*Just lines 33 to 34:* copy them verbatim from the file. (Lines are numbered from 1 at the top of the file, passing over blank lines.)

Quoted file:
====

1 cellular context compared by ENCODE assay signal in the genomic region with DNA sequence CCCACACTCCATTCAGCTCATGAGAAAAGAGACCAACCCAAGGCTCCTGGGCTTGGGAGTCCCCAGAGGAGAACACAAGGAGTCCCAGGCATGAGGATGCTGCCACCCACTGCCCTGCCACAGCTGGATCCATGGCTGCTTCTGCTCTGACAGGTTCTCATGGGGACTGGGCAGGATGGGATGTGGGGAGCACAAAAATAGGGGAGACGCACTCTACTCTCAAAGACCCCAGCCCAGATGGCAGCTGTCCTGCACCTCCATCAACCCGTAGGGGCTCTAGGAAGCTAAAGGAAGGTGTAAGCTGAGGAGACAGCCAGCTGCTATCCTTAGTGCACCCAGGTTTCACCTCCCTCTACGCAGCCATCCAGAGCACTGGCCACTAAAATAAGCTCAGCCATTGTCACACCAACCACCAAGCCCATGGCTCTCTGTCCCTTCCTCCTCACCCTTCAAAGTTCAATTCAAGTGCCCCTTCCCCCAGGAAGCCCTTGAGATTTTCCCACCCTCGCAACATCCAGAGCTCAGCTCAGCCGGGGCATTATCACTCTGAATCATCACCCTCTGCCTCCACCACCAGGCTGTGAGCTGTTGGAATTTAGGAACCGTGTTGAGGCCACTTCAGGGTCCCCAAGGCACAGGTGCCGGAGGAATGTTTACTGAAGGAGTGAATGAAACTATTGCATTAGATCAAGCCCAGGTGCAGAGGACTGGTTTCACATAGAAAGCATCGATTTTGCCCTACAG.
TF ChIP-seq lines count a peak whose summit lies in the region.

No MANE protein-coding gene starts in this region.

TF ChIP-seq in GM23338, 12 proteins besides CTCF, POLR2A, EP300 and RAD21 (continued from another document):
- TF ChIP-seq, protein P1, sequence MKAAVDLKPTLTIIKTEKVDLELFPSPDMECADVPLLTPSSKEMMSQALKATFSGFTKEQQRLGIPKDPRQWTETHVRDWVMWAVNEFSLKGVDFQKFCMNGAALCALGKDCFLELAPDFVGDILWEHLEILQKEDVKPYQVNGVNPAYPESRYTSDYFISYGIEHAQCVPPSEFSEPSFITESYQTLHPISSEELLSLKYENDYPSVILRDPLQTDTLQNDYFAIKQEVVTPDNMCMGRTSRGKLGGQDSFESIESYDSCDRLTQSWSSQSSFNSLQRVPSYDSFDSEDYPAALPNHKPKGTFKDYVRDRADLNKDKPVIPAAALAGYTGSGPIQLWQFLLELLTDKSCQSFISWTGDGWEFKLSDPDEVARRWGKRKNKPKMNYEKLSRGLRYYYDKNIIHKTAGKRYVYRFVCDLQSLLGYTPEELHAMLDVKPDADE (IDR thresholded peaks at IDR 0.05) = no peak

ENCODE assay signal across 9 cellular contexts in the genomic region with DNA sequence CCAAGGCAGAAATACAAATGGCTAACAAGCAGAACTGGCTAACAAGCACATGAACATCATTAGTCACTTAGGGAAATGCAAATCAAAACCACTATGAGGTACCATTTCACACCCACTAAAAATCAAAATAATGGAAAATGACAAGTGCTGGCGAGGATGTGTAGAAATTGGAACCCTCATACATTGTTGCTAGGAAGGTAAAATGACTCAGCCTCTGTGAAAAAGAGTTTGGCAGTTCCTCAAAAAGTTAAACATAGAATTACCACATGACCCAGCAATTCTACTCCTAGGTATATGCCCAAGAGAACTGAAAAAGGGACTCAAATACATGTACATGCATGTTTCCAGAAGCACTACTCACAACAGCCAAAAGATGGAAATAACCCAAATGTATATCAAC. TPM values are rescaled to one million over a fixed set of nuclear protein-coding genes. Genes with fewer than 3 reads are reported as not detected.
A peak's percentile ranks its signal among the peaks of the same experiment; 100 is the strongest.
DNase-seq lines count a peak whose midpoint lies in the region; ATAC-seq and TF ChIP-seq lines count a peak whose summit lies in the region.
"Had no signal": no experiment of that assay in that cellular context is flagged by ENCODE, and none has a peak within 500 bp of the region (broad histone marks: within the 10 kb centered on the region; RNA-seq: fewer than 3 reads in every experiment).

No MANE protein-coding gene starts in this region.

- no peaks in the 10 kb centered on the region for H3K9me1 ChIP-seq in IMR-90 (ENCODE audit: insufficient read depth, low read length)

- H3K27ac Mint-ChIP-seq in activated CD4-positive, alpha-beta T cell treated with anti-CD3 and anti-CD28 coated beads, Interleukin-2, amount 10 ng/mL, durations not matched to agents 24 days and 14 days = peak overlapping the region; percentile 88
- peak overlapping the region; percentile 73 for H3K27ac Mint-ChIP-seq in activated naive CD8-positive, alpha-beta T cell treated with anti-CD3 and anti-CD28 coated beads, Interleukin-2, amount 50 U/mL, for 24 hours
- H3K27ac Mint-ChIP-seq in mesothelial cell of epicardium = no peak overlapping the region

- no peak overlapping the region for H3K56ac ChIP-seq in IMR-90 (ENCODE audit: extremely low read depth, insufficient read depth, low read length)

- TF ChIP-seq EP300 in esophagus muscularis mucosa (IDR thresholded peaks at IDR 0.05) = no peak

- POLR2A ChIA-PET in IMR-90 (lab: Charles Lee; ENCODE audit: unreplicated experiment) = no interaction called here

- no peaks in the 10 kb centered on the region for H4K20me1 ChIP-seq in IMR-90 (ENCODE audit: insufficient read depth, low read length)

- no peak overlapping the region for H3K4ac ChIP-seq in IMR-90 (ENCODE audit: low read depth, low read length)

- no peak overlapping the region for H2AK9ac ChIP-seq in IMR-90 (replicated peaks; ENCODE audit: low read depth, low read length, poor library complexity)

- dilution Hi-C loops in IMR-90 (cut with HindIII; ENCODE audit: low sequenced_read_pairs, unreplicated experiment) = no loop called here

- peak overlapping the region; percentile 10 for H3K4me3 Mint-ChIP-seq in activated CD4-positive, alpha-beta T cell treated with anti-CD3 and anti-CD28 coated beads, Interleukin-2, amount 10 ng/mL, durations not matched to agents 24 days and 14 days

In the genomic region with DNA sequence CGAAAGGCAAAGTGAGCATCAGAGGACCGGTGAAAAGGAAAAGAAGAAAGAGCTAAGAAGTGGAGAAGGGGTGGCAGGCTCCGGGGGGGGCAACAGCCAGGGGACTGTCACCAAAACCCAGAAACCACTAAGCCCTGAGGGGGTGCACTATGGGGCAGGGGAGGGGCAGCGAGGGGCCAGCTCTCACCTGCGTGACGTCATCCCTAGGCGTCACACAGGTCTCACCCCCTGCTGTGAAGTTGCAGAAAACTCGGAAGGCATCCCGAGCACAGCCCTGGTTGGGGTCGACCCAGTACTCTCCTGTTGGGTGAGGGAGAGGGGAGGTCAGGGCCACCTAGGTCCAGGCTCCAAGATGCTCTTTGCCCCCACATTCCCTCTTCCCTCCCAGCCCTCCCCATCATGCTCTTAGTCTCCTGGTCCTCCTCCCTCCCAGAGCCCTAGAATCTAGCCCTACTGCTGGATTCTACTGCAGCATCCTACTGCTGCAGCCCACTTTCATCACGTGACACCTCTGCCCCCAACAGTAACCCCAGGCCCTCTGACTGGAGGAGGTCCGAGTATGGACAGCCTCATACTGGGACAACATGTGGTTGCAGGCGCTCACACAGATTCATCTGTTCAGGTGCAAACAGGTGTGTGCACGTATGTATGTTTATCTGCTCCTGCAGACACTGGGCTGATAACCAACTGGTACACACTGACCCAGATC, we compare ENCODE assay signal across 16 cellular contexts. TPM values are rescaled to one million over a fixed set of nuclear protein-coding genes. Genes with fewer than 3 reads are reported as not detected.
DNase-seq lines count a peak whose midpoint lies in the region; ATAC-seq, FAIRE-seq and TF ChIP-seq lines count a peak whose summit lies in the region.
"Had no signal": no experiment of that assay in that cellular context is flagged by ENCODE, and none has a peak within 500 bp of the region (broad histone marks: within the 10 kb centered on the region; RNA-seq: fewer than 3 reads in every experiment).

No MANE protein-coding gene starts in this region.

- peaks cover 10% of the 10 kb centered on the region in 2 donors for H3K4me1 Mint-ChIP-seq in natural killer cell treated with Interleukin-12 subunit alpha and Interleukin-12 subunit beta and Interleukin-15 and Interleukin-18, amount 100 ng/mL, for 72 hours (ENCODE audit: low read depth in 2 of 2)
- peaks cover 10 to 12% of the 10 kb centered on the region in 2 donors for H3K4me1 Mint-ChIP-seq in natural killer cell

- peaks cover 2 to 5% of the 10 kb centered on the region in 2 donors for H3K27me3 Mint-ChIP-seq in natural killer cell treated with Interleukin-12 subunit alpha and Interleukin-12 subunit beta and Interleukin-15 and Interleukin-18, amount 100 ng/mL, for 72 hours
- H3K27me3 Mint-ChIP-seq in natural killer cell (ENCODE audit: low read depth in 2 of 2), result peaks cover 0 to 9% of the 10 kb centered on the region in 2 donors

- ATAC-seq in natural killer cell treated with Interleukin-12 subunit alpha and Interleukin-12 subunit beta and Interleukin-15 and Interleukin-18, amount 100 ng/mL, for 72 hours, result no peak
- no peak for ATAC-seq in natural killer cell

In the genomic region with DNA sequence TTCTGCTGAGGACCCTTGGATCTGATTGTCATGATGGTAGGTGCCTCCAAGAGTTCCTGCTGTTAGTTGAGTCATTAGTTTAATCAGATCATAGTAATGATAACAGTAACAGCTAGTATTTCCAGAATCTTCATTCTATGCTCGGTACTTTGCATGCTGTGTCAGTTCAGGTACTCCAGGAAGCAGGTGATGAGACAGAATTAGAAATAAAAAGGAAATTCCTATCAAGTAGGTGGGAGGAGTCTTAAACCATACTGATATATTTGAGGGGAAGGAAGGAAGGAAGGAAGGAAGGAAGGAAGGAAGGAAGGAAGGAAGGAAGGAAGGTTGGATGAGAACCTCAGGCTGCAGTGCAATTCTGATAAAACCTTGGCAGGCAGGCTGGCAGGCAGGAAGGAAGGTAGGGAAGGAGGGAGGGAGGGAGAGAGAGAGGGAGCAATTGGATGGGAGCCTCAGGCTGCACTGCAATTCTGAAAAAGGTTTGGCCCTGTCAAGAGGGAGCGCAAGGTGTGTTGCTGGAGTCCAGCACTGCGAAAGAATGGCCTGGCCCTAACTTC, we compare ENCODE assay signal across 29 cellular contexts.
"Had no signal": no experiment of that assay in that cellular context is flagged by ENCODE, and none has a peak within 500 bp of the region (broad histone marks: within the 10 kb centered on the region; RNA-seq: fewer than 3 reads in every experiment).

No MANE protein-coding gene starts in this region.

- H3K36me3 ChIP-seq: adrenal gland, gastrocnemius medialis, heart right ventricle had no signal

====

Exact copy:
In the genomic region with DNA sequence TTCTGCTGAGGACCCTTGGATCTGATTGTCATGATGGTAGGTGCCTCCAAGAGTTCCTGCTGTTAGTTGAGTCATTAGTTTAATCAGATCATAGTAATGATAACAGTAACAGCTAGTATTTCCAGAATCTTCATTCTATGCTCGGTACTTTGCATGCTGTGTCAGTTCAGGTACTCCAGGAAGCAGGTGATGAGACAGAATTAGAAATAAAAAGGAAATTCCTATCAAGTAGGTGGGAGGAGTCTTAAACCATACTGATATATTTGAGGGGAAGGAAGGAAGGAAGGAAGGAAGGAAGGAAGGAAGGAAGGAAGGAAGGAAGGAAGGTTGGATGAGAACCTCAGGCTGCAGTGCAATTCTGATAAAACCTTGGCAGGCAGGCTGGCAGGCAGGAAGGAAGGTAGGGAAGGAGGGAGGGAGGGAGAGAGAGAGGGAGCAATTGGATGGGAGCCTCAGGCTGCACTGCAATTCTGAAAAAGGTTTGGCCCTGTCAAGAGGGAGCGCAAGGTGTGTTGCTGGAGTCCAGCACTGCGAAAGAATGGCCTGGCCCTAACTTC, we compare ENCODE assay signal across 29 cellular contexts.
"Had no signal": no experiment of that assay in that cellular context is flagged by ENCODE, and none has a peak within 500 bp of the region (broad histone marks: within the 10 kb centered on the region; RNA-seq: fewer than 3 reads in every experiment).